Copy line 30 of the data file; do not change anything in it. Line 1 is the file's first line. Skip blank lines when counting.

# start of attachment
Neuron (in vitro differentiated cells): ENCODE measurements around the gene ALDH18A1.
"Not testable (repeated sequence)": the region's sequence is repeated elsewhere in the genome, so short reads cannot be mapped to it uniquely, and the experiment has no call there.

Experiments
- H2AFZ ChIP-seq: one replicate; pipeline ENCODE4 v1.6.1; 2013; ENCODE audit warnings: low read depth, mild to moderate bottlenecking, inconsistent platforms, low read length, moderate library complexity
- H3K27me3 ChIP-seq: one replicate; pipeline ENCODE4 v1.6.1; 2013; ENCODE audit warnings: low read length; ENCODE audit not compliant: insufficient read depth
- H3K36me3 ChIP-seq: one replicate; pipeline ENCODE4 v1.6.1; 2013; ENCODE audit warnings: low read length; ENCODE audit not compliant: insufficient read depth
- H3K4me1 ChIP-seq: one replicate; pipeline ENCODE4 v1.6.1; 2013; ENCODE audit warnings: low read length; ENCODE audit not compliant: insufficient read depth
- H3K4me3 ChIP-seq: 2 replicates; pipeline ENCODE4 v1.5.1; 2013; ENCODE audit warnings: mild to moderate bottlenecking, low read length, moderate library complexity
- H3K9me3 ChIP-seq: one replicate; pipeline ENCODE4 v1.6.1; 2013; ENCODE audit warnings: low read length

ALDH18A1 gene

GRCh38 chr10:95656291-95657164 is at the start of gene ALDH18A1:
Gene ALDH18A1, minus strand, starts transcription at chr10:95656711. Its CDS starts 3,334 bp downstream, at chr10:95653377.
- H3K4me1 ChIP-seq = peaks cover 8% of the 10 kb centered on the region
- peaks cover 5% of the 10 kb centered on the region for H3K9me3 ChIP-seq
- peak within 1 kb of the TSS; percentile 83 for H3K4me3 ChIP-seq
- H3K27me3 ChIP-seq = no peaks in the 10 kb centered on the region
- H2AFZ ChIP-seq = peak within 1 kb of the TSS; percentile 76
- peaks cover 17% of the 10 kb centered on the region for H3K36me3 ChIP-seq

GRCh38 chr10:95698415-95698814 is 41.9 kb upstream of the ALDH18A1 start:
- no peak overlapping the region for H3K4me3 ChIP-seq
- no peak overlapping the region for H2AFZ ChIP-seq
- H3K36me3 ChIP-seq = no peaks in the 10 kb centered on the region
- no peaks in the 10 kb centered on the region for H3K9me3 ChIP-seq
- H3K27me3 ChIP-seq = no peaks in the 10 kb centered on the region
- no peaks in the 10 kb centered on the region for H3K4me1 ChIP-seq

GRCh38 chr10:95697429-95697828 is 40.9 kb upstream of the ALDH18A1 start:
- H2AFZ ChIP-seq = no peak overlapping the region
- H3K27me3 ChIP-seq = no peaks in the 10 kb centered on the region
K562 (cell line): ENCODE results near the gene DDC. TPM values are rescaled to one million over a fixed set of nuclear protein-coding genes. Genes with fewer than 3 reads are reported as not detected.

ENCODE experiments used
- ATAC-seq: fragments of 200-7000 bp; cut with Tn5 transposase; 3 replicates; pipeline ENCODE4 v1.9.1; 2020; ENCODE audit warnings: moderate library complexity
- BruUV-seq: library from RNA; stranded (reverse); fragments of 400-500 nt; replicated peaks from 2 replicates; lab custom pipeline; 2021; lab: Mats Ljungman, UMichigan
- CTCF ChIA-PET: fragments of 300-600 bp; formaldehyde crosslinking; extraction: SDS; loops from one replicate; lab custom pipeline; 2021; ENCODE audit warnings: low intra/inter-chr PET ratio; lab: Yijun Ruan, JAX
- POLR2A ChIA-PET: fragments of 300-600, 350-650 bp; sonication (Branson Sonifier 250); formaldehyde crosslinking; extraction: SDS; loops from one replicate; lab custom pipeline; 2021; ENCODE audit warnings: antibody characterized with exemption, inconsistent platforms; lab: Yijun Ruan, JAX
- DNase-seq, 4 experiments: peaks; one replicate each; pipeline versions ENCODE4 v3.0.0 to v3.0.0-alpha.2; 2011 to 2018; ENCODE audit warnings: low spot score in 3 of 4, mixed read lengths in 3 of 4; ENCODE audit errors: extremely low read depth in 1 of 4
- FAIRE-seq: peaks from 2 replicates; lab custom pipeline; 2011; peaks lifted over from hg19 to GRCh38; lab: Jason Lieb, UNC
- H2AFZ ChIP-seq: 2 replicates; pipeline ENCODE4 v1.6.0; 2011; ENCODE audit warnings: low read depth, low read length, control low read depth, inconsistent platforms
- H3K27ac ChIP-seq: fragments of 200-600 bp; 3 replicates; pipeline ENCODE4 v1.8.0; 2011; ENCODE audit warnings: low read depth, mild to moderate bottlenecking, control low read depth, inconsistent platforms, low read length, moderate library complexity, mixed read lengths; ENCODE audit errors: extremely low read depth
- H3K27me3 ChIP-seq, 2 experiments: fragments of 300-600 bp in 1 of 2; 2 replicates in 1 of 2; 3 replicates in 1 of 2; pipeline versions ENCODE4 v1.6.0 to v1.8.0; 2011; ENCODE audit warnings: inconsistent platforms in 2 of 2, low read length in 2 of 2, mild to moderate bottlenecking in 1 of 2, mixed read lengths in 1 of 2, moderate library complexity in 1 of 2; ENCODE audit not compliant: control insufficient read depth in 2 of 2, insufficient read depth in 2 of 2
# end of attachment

ENCODE experiments used